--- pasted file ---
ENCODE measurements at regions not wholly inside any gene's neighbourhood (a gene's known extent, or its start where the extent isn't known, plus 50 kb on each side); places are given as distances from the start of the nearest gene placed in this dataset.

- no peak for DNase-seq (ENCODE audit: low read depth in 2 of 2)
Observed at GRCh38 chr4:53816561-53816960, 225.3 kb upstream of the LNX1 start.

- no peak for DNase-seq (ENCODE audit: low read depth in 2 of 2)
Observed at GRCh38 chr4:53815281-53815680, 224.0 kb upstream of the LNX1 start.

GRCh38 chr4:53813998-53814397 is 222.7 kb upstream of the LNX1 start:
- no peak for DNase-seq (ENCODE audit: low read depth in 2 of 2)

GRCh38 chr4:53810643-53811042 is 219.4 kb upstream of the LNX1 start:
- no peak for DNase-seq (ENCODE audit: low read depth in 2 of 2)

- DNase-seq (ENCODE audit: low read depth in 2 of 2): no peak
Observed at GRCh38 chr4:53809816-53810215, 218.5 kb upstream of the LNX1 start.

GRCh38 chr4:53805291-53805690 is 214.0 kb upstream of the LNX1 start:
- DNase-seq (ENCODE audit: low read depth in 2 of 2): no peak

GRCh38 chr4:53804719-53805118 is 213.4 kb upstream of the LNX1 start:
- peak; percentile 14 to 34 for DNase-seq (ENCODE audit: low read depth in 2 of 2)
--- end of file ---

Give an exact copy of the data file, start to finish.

ENCODE measurements at regions not wholly inside any gene's neighbourhood (a gene's known extent, or its start where the extent isn't known, plus 50 kb on each side); places are given as distances from the start of the nearest gene placed in this dataset.

- no peak for DNase-seq (ENCODE audit: low read depth in 2 of 2)
Observed at GRCh38 chr4:53816561-53816960, 225.3 kb upstream of the LNX1 start.

- no peak for DNase-seq (ENCODE audit: low read depth in 2 of 2)
Observed at GRCh38 chr4:53815281-53815680, 224.0 kb upstream of the LNX1 start.

GRCh38 chr4:53813998-53814397 is 222.7 kb upstream of the LNX1 start:
- no peak for DNase-seq (ENCODE audit: low read depth in 2 of 2)

GRCh38 chr4:53810643-53811042 is 219.4 kb upstream of the LNX1 start:
- no peak for DNase-seq (ENCODE audit: low read depth in 2 of 2)

- DNase-seq (ENCODE audit: low read depth in 2 of 2): no peak
Observed at GRCh38 chr4:53809816-53810215, 218.5 kb upstream of the LNX1 start.

GRCh38 chr4:53805291-53805690 is 214.0 kb upstream of the LNX1 start:
- DNase-seq (ENCODE audit: low read depth in 2 of 2): no peak

GRCh38 chr4:53804719-53805118 is 213.4 kb upstream of the LNX1 start:
- peak; percentile 14 to 34 for DNase-seq (ENCODE audit: low read depth in 2 of 2)